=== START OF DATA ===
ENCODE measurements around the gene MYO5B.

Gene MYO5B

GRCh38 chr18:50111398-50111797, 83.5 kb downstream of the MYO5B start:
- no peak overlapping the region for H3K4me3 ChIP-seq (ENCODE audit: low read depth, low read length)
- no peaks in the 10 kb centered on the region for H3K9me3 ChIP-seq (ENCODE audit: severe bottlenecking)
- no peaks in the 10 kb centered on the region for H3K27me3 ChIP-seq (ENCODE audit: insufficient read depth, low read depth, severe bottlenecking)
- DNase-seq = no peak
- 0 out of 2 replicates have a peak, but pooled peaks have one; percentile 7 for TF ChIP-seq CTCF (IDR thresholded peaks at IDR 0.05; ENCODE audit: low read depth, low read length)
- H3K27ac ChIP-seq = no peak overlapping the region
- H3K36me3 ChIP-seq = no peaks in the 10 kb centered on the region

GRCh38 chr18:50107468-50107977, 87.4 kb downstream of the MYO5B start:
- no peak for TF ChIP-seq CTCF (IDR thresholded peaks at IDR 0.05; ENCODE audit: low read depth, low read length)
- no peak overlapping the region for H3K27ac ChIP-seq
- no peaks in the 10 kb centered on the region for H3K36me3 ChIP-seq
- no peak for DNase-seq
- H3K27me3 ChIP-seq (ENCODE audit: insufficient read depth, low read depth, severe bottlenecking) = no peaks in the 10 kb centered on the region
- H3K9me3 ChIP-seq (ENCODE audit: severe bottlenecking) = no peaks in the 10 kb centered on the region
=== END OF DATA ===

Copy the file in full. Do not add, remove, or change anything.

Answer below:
ENCODE measurements around the gene MYO5B.

Gene MYO5B

GRCh38 chr18:50111398-50111797, 83.5 kb downstream of the MYO5B start:
- no peak overlapping the region for H3K4me3 ChIP-seq (ENCODE audit: low read depth, low read length)
- no peaks in the 10 kb centered on the region for H3K9me3 ChIP-seq (ENCODE audit: severe bottlenecking)
- no peaks in the 10 kb centered on the region for H3K27me3 ChIP-seq (ENCODE audit: insufficient read depth, low read depth, severe bottlenecking)
- DNase-seq = no peak
- 0 out of 2 replicates have a peak, but pooled peaks have one; percentile 7 for TF ChIP-seq CTCF (IDR thresholded peaks at IDR 0.05; ENCODE audit: low read depth, low read length)
- H3K27ac ChIP-seq = no peak overlapping the region
- H3K36me3 ChIP-seq = no peaks in the 10 kb centered on the region

GRCh38 chr18:50107468-50107977, 87.4 kb downstream of the MYO5B start:
- no peak for TF ChIP-seq CTCF (IDR thresholded peaks at IDR 0.05; ENCODE audit: low read depth, low read length)
- no peak overlapping the region for H3K27ac ChIP-seq
- no peaks in the 10 kb centered on the region for H3K36me3 ChIP-seq
- no peak for DNase-seq
- H3K27me3 ChIP-seq (ENCODE audit: insufficient read depth, low read depth, severe bottlenecking) = no peaks in the 10 kb centered on the region
- H3K9me3 ChIP-seq (ENCODE audit: severe bottlenecking) = no peaks in the 10 kb centered on the region